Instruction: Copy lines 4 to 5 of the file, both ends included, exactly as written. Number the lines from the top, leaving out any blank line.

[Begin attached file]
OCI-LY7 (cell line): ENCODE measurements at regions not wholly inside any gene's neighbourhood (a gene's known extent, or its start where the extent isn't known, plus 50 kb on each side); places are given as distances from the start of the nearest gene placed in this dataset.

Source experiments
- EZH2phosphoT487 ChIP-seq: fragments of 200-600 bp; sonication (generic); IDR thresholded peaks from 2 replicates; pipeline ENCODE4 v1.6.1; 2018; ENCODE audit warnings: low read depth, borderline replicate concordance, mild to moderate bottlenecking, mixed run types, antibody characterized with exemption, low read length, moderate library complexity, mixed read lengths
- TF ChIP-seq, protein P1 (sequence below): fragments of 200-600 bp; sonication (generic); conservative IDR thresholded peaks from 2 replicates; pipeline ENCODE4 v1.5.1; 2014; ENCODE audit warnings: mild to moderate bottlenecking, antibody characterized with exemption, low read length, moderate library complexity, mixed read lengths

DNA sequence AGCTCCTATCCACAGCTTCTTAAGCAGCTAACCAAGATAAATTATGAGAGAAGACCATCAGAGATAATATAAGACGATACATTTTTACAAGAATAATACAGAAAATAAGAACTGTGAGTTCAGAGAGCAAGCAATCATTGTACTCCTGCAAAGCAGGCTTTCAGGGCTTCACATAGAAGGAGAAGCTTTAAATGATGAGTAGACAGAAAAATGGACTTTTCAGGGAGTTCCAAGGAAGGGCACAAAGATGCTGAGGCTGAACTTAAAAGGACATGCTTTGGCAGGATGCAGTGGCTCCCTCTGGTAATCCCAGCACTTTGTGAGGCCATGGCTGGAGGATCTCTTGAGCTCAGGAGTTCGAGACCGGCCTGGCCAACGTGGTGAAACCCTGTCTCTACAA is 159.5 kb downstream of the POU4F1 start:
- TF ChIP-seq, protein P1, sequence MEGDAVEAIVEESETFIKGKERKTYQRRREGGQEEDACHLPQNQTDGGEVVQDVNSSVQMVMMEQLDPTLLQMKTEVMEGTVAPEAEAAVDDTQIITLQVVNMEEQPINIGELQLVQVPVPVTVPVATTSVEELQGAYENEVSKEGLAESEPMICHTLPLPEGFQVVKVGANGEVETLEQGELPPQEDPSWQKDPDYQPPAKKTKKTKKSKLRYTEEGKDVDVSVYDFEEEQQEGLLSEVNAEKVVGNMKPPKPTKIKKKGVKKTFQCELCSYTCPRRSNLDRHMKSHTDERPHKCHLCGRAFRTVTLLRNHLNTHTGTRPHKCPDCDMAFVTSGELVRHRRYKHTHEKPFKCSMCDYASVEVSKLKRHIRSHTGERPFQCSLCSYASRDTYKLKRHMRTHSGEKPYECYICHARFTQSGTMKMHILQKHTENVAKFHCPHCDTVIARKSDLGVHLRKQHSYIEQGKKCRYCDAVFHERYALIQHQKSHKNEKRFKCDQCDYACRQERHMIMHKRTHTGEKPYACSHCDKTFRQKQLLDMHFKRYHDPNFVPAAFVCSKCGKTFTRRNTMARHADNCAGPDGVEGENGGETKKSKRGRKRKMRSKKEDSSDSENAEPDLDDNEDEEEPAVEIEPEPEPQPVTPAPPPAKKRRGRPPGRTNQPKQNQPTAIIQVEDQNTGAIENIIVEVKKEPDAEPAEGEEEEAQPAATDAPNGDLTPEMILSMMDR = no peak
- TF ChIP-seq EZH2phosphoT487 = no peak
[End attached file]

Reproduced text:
- TF ChIP-seq, protein P1 (sequence below): fragments of 200-600 bp; sonication (generic); conservative IDR thresholded peaks from 2 replicates; pipeline ENCODE4 v1.5.1; 2014; ENCODE audit warnings: mild to moderate bottlenecking, antibody characterized with exemption, low read length, moderate library complexity, mixed read lengths

DNA sequence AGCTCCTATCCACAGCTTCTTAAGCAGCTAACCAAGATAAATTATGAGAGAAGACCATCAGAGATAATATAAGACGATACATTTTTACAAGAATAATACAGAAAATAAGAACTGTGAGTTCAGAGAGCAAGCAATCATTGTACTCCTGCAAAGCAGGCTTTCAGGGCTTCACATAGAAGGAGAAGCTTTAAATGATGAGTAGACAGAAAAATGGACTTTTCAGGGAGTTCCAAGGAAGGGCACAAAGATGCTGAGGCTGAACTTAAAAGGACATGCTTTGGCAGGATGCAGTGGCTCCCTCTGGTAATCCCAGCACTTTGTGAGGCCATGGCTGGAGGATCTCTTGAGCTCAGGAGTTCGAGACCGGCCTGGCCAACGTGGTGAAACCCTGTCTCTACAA is 159.5 kb downstream of the POU4F1 start: